Ask the trade: What’s the greatest barrier to more cycle sales?

Quickly following on from our retail Q&A on the subject of cutting VAT from bicycle sales, CI.N returns to ask the trade what the greatest barrier to cycle sales really is; the response is unanimous…

IS PRICE REALLY THE BIGGEST BARRIER TO MORE BIKE SALES OR IS THERE SOMETHING ELSE THE GOVERNMENT COULD DO?

Neil Holman, George Hall Cycles

I don’t think price is the biggest barrier, there are still traders on eBay willing to sell a bike at £100.

I think to improve cycle sales we need to improve the roads. Making them safer is crucial. I don’t know if it is currently, but passing cyclists with good distance should be made part of the driving test. Most families will not ride on the road because of the danger, if they felt safe then they would be more likely to ride. You only need to hear “Bloody cyclists, don’t even pay road tax” to know how uneducated the average motorist is. I know the Government do allow you to claim mileage for a bike, just like a car.

David Barnett, Tring Motion

We need infrastructure and assumed liability, it’s not about the money – it’s about the perception of safety on the road.

Jef Sharp, Life on a Bike Price

is not the biggest barrier – culture change is. Road infrastructure is. Perceived danger is. Lower prices do help though!

Paul Corcoran, Pennine Cycles

Educating people about the health benefits of cycling, not only physical, but mental wellbeing too. Once again we are seeing an increase in fuel prices at the pump and Government could be sending out greener messages regarding the environment.

David Middlemiss, Rutland Cycling

Price is an issue, especially with regard to e-Bikes, but not the only one. Serious investment, coordinated at a national level, into traffic-free cycle routes would make the most difference to cycle use and cycle sales in the UK. Why such a straight-forward and cost-effective job creating policy, that meshes with the obvious requirements of climate change and social health isn’t proposed and put into practice bewilders me.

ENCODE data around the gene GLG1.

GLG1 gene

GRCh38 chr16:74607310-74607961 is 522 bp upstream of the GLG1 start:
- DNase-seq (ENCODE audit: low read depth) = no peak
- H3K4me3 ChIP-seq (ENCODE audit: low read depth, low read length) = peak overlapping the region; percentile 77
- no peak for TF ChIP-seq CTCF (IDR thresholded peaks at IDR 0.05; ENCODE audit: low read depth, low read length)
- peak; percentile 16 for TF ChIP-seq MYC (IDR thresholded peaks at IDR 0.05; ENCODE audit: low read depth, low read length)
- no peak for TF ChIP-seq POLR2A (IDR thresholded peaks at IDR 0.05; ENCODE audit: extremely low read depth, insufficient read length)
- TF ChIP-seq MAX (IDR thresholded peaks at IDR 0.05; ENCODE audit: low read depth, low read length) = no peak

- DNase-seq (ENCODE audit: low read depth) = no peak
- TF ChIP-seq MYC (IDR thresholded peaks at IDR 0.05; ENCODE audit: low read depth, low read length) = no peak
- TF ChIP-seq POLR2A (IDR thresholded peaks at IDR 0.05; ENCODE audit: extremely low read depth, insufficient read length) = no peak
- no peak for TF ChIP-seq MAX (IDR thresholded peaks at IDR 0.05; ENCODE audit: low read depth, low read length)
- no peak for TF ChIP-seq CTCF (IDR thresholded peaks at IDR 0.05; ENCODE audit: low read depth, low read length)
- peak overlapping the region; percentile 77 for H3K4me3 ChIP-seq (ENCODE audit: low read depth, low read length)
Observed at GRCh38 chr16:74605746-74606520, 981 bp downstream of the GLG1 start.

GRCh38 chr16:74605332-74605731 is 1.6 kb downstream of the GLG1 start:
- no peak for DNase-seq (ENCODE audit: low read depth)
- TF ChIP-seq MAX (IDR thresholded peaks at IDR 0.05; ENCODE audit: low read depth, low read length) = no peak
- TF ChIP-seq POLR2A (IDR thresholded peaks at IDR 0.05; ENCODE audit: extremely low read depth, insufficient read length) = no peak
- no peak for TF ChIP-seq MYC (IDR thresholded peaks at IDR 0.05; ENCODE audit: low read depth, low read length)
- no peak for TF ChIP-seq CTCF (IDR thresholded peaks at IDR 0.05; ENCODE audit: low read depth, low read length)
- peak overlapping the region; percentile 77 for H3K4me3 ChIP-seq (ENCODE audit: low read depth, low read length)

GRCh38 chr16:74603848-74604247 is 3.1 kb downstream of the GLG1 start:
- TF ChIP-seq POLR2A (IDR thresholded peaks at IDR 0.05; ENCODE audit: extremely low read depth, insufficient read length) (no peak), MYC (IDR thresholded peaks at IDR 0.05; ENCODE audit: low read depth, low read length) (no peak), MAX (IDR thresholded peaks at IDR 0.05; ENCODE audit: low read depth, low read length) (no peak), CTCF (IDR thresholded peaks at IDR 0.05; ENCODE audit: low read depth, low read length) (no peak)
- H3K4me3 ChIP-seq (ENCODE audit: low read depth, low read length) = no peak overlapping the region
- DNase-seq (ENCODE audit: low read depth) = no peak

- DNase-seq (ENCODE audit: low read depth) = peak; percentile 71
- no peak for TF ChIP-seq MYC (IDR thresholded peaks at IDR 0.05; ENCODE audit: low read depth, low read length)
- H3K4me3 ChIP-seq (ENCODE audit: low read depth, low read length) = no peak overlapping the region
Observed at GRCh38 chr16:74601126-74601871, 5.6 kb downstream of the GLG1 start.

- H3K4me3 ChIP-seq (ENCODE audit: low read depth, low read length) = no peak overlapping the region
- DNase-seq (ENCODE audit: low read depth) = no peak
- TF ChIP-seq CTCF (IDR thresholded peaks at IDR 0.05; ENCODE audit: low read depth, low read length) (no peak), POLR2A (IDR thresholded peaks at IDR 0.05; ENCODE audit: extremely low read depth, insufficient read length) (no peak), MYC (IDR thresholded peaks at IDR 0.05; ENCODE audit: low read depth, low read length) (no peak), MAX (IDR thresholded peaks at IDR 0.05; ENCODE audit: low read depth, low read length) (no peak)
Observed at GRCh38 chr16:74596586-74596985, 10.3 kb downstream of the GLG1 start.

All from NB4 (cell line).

WOULD YOU WELCOME A CUT ON VAT ON BICYCLES?

David Barnett, Tring Motion

The Swedish model would be very appealing, this would be a reduced VAT rate for repairs to encourage repairs. Visitors also spend money on other things while in store. This would grow profitability through the supply chain, paying back some of the tax through profits – which would make the grumpiest bike shop owner smile (a bit).

Jef Sharp, Life on a Bike

Tax free schemes are fine, but can cut profit for retailers (particularly small indies). VAT reduced cycle sales will (hopefully) give retailers a sale without commission, therefore a better margin and hopefully a better future for your small cycle stores.

Paul Corcoran, Pennine Cycles

A VAT change won’t sell more bikes, in my opinion. At the present time i’m more concerned with cheap and unsafe bikes arriving in the country, each cutting corners on safety standards.